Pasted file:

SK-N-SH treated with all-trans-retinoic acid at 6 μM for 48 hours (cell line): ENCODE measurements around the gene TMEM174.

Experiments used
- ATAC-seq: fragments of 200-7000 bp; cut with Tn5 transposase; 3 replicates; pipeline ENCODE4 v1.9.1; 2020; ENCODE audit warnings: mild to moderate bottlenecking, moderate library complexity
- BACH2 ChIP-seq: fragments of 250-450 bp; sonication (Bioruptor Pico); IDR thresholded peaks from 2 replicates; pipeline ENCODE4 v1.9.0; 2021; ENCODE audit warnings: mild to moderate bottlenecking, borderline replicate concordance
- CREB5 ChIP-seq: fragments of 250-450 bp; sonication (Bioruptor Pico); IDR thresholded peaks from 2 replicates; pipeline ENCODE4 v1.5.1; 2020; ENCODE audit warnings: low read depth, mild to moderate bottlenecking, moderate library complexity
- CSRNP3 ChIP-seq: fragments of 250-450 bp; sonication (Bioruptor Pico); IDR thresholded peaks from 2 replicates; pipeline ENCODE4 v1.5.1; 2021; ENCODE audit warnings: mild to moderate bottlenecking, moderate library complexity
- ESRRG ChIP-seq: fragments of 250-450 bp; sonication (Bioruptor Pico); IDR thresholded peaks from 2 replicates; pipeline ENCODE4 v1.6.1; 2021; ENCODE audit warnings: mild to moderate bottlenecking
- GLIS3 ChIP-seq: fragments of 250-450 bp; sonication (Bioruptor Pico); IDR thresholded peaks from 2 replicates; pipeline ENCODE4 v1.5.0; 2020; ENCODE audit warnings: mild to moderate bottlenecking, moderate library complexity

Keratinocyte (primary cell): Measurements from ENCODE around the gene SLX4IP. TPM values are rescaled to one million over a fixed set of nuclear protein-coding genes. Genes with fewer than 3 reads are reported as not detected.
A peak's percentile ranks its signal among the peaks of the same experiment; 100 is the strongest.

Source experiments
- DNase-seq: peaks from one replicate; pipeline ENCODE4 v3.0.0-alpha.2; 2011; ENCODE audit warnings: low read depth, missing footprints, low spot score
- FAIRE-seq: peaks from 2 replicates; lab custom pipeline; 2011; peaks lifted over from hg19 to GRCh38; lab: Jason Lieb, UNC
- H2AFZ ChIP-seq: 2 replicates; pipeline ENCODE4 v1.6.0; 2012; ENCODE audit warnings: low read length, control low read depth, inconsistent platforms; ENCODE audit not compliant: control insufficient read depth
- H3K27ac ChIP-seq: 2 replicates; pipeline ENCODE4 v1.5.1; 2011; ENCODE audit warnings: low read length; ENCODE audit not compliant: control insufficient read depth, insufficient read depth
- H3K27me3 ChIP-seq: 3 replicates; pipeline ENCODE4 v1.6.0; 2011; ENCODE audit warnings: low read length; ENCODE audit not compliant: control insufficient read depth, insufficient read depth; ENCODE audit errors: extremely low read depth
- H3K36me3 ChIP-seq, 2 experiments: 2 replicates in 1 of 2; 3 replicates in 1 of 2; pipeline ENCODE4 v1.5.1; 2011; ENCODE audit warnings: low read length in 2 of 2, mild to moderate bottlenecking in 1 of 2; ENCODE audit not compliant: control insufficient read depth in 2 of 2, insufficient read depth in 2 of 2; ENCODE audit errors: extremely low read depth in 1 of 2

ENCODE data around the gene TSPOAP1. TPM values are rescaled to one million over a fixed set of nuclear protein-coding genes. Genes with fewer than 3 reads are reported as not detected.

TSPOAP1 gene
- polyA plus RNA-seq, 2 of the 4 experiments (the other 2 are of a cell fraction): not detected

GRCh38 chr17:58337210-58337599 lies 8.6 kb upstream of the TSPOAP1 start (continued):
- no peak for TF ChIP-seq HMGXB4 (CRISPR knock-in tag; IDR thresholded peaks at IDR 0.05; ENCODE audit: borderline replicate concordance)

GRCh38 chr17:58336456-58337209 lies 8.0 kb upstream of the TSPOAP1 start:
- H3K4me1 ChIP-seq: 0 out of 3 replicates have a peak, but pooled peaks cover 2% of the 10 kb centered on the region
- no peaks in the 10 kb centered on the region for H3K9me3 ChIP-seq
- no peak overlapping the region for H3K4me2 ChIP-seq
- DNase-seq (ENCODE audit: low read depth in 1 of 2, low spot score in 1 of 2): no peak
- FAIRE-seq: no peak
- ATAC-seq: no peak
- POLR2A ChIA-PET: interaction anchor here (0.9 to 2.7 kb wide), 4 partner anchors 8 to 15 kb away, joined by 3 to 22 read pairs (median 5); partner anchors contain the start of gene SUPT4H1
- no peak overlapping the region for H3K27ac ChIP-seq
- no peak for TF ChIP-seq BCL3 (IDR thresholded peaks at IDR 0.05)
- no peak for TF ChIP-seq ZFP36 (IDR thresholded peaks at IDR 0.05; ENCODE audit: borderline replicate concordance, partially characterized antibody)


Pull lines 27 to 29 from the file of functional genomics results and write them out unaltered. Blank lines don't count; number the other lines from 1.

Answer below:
- DNase-seq (ENCODE audit: low read depth in 1 of 2, low spot score in 1 of 2): no peak
- FAIRE-seq: no peak
- ATAC-seq: no peak